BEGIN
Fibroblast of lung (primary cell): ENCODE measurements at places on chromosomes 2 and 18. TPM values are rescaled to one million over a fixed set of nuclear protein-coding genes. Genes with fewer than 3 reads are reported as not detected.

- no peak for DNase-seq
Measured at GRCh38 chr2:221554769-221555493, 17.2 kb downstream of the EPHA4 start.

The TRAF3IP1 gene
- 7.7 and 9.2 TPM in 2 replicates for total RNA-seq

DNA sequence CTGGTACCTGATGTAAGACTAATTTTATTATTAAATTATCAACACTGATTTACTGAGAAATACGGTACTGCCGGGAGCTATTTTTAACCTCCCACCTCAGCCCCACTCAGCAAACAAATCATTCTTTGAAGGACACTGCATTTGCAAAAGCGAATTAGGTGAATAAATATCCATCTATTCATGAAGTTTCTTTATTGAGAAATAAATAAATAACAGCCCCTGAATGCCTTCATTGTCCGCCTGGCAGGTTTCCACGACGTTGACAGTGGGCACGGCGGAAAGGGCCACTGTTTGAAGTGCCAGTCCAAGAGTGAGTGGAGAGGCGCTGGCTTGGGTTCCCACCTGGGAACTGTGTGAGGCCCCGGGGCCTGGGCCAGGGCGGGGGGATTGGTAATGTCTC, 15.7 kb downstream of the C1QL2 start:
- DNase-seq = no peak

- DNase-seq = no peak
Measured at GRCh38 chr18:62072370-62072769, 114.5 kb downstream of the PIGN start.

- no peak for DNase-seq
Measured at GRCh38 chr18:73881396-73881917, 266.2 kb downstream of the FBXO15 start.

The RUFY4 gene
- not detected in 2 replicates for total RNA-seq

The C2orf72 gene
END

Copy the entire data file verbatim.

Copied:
Fibroblast of lung (primary cell): ENCODE measurements at places on chromosomes 2 and 18. TPM values are rescaled to one million over a fixed set of nuclear protein-coding genes. Genes with fewer than 3 reads are reported as not detected.

- no peak for DNase-seq
Measured at GRCh38 chr2:221554769-221555493, 17.2 kb downstream of the EPHA4 start.

The TRAF3IP1 gene
- 7.7 and 9.2 TPM in 2 replicates for total RNA-seq

DNA sequence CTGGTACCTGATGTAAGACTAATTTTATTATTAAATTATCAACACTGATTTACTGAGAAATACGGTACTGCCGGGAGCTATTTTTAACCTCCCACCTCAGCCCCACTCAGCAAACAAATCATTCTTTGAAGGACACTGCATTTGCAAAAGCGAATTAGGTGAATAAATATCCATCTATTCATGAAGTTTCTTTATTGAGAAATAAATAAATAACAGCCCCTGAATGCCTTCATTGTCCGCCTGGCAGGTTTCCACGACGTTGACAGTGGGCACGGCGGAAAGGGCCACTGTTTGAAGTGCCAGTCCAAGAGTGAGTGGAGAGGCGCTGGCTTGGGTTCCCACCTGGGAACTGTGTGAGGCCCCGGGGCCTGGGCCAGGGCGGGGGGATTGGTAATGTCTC, 15.7 kb downstream of the C1QL2 start:
- DNase-seq = no peak

- DNase-seq = no peak
Measured at GRCh38 chr18:62072370-62072769, 114.5 kb downstream of the PIGN start.

- no peak for DNase-seq
Measured at GRCh38 chr18:73881396-73881917, 266.2 kb downstream of the FBXO15 start.

The RUFY4 gene
- not detected in 2 replicates for total RNA-seq

The C2orf72 gene